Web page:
While much of the clinic’s focus – upper level jumping – was far over my head and well out of my realm, I was struck at the emphasis GM put on the fundamentals – many of which are echoed by Christy during my dressage lessons.   Take the outside rein, for example.  My struggles with developing honest contact and using the outside rein to bend are well documented.  And I do – I really do – understand how it works.  But seeing the outside rein in action today was illuminating.

In one exercise, the riders had to jump an in-and-out, and then turn and go to a big oxer in four or five strides.  GM talked the group through how one walks a course and plots strategy.    In a jumpoff, saving one stride saves micro-seconds on the clock, and in most cases, would be preferable.  Horse after horse came through the course, and as they turned, it was easy for me to see which had been turned more correctly – bending into the outside rein – and which had turned because their heads were hauled around.  Horses that had executed a more tactful, well-organized turn were markedly better balanced, taking a true line to – and over – the jump.   GM asked all of the riders to halt almost immediately after the jump, as well – and those that were well balanced before and over the jump were able to halt with style and accuracy.  Many of  the others had to avail themselves of the arena wall to halt.  The key to executing that critical turn with grace? Proper bending into ye olde outside rein.   Importantly, however, GM stressed the importance of holding onto the outside rein and maintaining contact, even when traveling in a straight line.  “Straightness is the result of balance between the inside leg and outside rein, ” he told us.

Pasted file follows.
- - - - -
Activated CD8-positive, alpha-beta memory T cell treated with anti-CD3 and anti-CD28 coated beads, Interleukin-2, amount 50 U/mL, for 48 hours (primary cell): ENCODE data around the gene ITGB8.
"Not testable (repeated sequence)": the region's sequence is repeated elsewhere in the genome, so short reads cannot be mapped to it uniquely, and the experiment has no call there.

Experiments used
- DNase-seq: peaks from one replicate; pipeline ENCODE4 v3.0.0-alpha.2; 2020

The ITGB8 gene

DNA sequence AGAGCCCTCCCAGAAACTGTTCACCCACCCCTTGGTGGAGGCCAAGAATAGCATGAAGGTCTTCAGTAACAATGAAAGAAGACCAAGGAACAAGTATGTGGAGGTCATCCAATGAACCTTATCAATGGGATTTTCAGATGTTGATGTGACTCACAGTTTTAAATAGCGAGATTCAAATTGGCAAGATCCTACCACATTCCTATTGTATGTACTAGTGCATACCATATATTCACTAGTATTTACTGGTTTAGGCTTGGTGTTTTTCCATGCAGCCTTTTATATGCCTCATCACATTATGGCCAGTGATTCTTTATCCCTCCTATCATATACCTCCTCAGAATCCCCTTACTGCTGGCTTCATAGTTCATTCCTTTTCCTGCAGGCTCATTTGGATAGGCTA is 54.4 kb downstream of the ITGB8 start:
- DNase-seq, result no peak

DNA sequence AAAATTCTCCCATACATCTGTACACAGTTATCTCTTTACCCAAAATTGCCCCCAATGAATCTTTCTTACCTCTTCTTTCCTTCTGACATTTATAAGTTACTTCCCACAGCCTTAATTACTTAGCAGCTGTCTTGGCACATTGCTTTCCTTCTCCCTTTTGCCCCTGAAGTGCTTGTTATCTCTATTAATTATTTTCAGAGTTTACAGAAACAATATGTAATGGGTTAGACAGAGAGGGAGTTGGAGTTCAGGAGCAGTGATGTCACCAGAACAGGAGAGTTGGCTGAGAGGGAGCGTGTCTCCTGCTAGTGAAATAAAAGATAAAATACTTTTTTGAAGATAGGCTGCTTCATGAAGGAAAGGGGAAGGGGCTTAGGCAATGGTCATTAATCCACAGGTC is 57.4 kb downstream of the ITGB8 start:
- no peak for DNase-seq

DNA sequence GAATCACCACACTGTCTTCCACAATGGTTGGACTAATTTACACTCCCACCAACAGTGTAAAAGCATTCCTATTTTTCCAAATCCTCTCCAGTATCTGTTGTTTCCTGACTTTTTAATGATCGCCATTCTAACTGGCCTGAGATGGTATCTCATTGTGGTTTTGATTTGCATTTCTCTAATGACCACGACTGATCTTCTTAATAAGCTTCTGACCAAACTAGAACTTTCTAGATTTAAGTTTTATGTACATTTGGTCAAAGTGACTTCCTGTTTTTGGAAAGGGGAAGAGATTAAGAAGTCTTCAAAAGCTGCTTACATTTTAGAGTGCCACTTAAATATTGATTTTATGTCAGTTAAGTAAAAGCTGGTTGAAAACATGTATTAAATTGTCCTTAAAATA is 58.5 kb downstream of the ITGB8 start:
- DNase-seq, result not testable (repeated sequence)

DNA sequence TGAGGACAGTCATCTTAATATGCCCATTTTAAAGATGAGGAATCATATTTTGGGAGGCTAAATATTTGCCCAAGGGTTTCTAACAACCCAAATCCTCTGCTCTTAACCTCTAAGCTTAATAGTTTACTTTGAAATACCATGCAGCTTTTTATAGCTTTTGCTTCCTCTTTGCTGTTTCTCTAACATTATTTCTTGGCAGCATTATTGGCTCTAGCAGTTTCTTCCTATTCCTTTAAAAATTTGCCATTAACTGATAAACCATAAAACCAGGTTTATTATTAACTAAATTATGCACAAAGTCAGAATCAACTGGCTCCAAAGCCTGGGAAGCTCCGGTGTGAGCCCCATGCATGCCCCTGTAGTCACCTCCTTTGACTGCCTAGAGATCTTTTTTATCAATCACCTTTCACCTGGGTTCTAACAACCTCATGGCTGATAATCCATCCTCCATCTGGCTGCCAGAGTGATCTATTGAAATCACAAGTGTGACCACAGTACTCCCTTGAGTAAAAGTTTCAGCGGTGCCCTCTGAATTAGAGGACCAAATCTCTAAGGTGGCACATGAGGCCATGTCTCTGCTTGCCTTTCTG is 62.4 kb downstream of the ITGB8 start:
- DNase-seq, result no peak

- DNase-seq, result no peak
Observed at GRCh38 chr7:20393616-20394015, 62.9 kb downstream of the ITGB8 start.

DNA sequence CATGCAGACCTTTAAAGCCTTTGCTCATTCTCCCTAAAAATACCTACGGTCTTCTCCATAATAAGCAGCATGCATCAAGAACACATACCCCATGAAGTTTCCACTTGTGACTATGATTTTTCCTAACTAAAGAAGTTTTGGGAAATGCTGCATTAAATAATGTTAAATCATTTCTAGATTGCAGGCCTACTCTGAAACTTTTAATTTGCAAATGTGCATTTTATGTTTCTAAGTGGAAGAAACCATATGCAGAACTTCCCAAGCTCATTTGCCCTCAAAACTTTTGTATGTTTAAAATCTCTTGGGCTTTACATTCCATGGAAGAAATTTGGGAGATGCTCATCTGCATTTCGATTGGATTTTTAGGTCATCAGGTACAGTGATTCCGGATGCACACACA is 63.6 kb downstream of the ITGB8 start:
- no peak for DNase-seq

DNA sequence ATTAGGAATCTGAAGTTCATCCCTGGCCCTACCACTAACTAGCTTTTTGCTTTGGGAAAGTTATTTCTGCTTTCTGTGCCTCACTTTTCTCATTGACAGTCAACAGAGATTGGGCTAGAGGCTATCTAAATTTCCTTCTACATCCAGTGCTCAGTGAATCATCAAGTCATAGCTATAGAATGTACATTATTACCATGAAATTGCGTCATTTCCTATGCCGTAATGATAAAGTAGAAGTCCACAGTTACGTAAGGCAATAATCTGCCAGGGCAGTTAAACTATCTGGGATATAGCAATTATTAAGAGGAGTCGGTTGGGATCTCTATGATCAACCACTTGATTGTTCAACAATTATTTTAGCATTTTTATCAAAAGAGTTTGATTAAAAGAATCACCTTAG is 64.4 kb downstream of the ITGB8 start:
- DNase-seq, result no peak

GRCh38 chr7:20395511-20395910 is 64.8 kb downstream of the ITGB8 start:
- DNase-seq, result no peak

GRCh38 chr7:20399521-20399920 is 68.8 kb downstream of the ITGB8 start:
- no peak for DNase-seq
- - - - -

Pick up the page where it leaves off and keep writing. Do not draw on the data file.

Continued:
GM addressing the group in the first clinic session

All throughout this exercise (and many others) GM repeated the “outside rein” mantra, while also reminding riders to close their fingers and take a feel on their horses’ mouths.  Elastic contact was another principle that was repeated throughout the day.  GM emphasized the importance of getting the horse on the bit – and of doing so correctly.  “Contact isn’t just pulling the rein.  It’s pushing.  Push first, then take rein and bend,” he said. “Push-take-bend.”    He went on to emphasize what dressage riders call “riding back to front” – generating push from the hind end, over the back, and through the reins to develop honest, forward and elastic contact. Elasticity of contact was also stressed.  “Softness comes from give, not from holding,” GM told the group.  Develop elastic contact by softening when the horse gives.  He encouraged all riders to soften their elbows, while keeping their fingers closed.